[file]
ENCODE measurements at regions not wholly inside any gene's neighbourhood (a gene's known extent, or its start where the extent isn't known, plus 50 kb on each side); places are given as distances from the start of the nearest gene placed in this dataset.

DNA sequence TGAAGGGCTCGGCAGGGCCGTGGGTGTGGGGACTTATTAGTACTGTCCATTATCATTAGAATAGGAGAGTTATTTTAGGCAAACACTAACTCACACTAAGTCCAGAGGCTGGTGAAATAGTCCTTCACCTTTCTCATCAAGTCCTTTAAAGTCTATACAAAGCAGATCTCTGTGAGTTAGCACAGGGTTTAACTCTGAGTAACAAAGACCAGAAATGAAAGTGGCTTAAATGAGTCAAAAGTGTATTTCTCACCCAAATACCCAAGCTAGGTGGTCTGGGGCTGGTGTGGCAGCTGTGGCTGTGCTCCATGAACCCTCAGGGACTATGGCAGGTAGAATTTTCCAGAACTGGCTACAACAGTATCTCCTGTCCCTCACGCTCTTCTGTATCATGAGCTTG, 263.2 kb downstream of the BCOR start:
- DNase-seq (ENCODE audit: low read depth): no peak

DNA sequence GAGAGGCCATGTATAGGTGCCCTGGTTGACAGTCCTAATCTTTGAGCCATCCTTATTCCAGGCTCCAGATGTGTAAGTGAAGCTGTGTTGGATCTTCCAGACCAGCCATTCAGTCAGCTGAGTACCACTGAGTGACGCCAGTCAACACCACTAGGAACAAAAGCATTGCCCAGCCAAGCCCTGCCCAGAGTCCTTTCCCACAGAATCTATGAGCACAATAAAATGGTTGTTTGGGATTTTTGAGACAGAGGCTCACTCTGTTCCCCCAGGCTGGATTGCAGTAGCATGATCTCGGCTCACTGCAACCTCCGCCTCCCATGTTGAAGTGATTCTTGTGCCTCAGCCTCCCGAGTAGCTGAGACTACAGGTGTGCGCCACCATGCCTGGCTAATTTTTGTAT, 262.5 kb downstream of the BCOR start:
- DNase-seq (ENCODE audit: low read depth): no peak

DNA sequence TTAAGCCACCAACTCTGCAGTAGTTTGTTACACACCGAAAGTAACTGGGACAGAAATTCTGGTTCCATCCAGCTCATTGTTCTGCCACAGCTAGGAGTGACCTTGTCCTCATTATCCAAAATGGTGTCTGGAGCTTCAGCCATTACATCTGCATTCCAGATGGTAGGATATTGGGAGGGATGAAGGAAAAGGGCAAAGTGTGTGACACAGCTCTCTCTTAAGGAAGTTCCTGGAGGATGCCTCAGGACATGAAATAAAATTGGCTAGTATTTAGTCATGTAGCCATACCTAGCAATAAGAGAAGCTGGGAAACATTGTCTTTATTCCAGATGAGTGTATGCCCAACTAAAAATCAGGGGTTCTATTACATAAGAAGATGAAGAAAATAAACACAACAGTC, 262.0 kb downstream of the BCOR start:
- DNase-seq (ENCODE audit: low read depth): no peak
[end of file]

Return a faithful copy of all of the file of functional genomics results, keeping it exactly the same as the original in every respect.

ENCODE measurements at regions not wholly inside any gene's neighbourhood (a gene's known extent, or its start where the extent isn't known, plus 50 kb on each side); places are given as distances from the start of the nearest gene placed in this dataset.

DNA sequence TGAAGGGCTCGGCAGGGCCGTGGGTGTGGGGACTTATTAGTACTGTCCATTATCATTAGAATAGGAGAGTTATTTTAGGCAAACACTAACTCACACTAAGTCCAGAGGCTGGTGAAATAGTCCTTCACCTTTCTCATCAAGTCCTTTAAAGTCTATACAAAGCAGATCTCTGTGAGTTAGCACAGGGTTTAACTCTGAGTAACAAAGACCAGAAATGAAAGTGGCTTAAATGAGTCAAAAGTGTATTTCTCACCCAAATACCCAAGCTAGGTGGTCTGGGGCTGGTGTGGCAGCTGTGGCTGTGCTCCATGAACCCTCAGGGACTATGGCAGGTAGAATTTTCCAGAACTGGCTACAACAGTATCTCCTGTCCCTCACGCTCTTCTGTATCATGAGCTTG, 263.2 kb downstream of the BCOR start:
- DNase-seq (ENCODE audit: low read depth): no peak

DNA sequence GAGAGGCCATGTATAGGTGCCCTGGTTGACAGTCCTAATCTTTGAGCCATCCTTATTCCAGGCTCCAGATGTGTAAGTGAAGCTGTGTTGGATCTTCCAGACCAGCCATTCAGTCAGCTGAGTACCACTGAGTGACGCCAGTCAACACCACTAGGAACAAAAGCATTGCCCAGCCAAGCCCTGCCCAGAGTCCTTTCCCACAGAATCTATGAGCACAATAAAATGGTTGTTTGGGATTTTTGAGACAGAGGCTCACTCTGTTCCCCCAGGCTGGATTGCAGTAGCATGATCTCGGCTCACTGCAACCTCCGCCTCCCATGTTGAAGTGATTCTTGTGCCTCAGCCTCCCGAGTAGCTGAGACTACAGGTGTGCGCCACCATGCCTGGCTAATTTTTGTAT, 262.5 kb downstream of the BCOR start:
- DNase-seq (ENCODE audit: low read depth): no peak

DNA sequence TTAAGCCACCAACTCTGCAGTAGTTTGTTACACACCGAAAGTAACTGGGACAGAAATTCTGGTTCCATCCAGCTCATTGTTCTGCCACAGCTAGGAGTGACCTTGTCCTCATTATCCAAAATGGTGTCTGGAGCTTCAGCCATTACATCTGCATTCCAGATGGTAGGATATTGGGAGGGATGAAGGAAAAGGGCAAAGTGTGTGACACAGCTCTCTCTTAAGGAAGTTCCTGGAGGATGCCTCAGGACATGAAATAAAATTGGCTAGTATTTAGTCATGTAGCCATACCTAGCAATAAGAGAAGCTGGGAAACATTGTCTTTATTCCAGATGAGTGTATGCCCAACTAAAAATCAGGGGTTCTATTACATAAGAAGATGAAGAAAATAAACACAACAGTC, 262.0 kb downstream of the BCOR start:
- DNase-seq (ENCODE audit: low read depth): no peak